Yellowstone spews out ancient helium


yellowstone

Ancient helium is released through steam plumes in Yellowstone National Park © Ken McGee, US Geological Survey

Researchers have found that huge amounts of helium are being released through steam plumes in the US’s Yellowstone National Park, having been stored in the Earth’s crust for billions of years.

Yellowstone sits on a volcanic hotspot, and is well known for its geothermal features such as hot springs and geysers, where water heated by underlying magma is forced up through the surface, along with a mixture of gases. Among these is helium-4 – an isotope of helium produced by the radioactive decay of uranium and thorium in the Earth’s crust. Jacob Lowenstern and colleagues from the US Geological Survey, who were monitoring volcanic activity in the park, calculated that about 60 tons of helium is released every year. This is hundreds of times faster than helium-4 is generated in the crust, and the team say vast stores of the gas could have been building up underground for hundreds of millions – perhaps billions – of years. They estimate the gas began to escape around two million years ago during a series of volcanic eruptions.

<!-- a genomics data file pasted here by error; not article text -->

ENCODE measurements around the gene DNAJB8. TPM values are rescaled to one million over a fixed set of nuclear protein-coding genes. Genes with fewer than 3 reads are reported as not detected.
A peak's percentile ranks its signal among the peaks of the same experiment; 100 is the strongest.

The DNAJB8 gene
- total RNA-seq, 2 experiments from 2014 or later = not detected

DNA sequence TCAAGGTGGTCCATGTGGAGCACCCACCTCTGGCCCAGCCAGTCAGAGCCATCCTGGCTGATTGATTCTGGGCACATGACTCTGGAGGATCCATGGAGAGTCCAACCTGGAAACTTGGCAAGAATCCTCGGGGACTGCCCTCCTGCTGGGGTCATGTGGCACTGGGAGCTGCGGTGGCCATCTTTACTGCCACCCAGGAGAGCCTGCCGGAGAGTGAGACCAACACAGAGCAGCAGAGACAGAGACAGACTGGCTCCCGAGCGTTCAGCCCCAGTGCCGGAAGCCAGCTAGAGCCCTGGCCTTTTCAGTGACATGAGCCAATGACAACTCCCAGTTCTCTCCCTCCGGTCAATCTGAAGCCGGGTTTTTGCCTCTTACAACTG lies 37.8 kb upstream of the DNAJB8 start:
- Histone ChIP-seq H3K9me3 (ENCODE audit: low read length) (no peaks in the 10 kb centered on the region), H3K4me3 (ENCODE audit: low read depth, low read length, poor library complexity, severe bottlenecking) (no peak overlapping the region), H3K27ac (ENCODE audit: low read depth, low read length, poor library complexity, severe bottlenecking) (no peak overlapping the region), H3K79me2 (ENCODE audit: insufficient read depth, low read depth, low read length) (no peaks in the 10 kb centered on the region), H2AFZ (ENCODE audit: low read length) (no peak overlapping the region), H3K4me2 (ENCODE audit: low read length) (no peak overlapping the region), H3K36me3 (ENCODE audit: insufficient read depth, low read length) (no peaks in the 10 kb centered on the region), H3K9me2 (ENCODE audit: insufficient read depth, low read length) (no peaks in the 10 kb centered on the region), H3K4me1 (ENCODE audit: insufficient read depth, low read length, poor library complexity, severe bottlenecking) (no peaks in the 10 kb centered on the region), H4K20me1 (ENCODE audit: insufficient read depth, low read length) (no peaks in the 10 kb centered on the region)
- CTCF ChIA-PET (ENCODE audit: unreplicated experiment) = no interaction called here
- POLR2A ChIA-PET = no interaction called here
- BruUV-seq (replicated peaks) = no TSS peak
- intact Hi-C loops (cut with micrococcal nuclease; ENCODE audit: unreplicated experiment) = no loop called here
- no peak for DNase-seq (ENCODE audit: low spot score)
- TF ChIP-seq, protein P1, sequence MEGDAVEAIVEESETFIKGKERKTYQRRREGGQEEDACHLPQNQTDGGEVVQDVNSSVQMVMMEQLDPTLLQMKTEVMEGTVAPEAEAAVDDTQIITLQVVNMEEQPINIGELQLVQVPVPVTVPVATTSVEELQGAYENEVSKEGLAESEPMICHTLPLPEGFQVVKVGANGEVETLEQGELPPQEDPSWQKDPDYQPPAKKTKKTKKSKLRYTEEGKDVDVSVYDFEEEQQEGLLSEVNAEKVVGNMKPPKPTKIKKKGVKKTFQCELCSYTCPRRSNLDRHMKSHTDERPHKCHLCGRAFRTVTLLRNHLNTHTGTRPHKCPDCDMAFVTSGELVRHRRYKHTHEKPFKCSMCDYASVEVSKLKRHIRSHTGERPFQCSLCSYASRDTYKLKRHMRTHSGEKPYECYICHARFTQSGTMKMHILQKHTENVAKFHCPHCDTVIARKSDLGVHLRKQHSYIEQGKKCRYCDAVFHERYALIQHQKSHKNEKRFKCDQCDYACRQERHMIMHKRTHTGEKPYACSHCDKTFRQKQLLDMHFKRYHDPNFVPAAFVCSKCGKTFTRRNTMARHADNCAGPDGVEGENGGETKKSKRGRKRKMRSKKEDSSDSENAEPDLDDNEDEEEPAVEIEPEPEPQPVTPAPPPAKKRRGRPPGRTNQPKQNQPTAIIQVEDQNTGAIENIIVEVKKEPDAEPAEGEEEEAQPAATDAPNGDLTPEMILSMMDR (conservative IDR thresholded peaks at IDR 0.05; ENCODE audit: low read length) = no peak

Despite helium’s scarcity, the researchers say it is unlikely that the gas released in Yellowstone could be harvested and put to use, as it is within a protected area and commercial extraction would not be economically viable.


Related Content

Helium hydride

19 March 2014 Podcast | Compounds

news image

Brian Clegg introduces the first compound to ever exist - helium hydride

Shortages spur race for helium-3 alternatives

12 January 2012 News Archive

news image

A dearth of helium-3 is holding up research projects around the world

Most Read

Cannabis chemists look for professional recognition

16 October 2014 News and Analysis

news image

The American Chemical Society is being petitioned to form a division to help develop standards in the field

Not all science is created equal

16 October 2014 Comments

news image

John Ioannidis explains why researchers should be curious about the differences between disciplines

Most Commented

Helium happily shares electrons to create dianions

16 October 2014 Research

news image

Fullerene dianions created in nanodroplets of helium opening up new ways of creating exotic molecular species

Not all science is created equal

16 October 2014 Comments

news image

John Ioannidis explains why researchers should be curious about the differences between disciplines